16 November 2018
Go to release: LFS Employment Series Q2 2018
The Central Statistics Office (CSO) has today (16 November 2018) issued a further detailed breakdown and further disaggregation of employment data from the Labour Force Survey (LFS) in respect of the second quarters of 2012 to 2018. Whilst the headline totals have previously been published by the CSO, these breakdowns and aggregations published today offer considerable additional insight to these headline totals.
Commenting on the report, Jim Dalton, Statistician, said: “The LFS is the official source of data for employment in Ireland. Some key findings show that in Q2 2018, the proportion of persons who gave the reason for being in part-time employment as Person could not find a full-time job was 16.7% (76,400 persons). This compares with Q2 2012 when 36.4% or 164,900 gave this reason for being in part-time employment.
Today’s release also includes a detailed breakdown of the average usual hours worked per week. Of the fourteen economic sectors, the Agriculture, forestry and fishing sector had the highest average at 50.4 hours per week in Q2 2018 with the Education sector having the lowest at 30.1 hours per week.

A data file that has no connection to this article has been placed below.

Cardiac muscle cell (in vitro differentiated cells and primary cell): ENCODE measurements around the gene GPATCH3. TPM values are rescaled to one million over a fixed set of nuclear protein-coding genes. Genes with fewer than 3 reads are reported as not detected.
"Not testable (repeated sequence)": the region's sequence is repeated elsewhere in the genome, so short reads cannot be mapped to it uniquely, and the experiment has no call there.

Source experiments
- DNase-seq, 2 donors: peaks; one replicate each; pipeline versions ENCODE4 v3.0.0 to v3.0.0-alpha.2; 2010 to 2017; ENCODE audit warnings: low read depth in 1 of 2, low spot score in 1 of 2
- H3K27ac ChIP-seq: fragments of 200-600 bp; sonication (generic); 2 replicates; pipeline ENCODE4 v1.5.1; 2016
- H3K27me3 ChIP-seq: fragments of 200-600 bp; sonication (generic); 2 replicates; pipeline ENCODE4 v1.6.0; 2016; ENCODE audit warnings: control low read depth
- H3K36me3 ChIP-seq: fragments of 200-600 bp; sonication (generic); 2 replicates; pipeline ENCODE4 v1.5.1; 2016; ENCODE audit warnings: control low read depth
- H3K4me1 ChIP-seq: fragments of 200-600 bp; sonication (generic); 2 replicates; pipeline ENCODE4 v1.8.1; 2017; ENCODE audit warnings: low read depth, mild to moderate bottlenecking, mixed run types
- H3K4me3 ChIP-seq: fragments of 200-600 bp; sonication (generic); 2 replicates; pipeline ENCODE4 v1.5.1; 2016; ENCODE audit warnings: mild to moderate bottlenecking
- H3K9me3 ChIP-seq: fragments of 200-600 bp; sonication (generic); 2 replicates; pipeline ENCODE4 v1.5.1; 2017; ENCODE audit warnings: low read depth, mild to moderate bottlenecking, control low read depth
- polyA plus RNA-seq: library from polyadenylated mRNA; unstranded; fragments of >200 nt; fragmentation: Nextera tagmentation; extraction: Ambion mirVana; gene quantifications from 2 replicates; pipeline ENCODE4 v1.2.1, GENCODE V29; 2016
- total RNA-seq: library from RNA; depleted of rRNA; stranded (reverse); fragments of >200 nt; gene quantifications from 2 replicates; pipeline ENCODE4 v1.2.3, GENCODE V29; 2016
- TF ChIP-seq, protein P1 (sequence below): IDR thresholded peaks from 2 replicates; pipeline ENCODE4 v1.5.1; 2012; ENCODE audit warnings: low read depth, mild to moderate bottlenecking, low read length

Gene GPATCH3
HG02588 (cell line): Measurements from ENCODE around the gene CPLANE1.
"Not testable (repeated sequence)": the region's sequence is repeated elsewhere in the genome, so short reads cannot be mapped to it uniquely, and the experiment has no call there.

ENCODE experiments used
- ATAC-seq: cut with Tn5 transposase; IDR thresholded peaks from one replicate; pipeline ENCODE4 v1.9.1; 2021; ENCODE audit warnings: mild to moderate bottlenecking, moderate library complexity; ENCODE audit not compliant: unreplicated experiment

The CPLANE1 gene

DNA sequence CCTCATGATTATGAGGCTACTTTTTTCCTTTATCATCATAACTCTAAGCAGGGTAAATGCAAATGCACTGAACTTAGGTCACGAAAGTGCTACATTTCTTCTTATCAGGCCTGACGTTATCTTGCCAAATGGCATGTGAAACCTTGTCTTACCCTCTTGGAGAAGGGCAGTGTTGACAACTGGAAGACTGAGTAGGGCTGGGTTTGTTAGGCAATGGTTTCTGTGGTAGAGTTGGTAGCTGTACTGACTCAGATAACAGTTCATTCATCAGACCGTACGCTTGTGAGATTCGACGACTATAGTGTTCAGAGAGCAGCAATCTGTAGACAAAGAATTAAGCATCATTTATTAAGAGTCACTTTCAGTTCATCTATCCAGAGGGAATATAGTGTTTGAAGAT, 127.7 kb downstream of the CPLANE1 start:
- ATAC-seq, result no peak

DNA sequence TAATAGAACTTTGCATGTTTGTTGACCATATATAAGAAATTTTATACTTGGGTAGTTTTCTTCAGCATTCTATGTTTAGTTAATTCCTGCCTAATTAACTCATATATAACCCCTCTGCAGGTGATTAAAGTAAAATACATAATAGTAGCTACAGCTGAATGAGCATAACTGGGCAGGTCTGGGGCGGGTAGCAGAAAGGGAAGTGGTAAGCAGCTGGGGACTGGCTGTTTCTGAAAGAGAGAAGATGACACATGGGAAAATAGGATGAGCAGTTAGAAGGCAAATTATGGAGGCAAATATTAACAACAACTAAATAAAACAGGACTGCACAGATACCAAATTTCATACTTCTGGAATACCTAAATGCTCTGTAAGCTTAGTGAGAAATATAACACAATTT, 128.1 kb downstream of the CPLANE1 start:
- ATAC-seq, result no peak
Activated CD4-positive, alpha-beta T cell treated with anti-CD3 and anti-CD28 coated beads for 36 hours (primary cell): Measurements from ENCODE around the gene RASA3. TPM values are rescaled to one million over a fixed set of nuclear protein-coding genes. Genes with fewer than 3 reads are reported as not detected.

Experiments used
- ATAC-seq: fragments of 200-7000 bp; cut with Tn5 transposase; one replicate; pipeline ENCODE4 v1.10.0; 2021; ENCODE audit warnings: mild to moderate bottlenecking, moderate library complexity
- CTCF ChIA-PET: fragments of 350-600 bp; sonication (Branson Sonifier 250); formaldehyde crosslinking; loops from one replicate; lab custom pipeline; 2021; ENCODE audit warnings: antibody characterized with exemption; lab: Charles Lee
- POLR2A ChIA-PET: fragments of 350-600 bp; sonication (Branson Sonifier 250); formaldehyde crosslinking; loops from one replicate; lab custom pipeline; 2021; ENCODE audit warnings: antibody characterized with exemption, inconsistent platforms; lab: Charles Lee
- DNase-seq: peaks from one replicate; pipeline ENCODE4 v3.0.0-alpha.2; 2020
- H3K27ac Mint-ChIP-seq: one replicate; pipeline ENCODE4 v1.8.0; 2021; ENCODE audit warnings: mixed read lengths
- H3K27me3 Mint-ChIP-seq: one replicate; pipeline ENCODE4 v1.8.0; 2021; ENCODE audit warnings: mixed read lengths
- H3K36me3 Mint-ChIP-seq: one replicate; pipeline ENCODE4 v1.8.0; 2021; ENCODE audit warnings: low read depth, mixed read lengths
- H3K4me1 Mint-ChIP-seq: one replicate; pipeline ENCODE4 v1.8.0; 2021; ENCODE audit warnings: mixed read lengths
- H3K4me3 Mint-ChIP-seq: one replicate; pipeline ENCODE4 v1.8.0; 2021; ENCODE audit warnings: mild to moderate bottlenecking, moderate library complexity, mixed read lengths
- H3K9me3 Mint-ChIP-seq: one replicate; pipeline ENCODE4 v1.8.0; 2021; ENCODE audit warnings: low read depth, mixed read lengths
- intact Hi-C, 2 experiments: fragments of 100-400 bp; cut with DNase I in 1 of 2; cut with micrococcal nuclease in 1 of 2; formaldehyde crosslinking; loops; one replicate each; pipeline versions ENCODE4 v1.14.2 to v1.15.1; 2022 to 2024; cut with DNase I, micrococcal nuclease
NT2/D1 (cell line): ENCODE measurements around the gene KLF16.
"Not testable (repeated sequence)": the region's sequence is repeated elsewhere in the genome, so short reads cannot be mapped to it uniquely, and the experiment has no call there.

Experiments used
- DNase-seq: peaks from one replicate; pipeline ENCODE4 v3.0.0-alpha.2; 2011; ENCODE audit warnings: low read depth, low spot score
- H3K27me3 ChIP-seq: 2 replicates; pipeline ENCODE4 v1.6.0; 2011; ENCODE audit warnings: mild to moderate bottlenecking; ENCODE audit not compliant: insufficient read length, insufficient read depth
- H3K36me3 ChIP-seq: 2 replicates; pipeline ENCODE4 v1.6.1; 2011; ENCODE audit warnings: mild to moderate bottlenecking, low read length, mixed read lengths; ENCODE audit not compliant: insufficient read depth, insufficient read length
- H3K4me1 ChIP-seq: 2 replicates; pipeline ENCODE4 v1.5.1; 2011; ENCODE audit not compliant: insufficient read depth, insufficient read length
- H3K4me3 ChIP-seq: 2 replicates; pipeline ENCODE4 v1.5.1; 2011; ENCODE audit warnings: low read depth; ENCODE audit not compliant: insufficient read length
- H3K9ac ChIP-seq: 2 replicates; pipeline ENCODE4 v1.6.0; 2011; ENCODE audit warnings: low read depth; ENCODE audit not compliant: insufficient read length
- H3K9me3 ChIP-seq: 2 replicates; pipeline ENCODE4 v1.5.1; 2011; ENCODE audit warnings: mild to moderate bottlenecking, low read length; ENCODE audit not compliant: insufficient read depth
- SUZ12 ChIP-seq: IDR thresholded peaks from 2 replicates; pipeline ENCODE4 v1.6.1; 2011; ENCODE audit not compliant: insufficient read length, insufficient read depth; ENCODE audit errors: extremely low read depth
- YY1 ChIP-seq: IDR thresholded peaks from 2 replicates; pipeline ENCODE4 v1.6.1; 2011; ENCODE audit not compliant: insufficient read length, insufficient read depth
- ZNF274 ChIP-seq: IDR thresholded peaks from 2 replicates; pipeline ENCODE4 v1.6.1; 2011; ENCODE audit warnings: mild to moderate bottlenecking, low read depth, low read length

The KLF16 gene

Self-employed persons usually worked an average of 45.2 hours per week in Q2 2018, while the corresponding number for employees was 35.2 hours. The average for persons in full-time and part-time employment was 40.8 and 18.8 hours per week respectively.
In Q2 2012, the proportion of employees who reported not being a permanent employee because the Person could not find a permanent job was 53.0%. The corresponding figure in Q2 2018 was 28.4%.
The detailed sectoral distribution of employment shows that the Retail trade, except of motor vehicles and motorcycles sector, accounted for 9.4% of all persons in employment in Q2 2018 while the Education sector accounted for 7.4%.
Finally, the number of persons in full-time employment in Q2 2018 accounted for almost 80% of all employment – up from the figure of 75.9% recorded in Q2 2012”.
Jim Dalton (+353) 21 453 5623 or Martina O'Callaghan (+353) 21 453 5491
or email firstname.lastname@example.org
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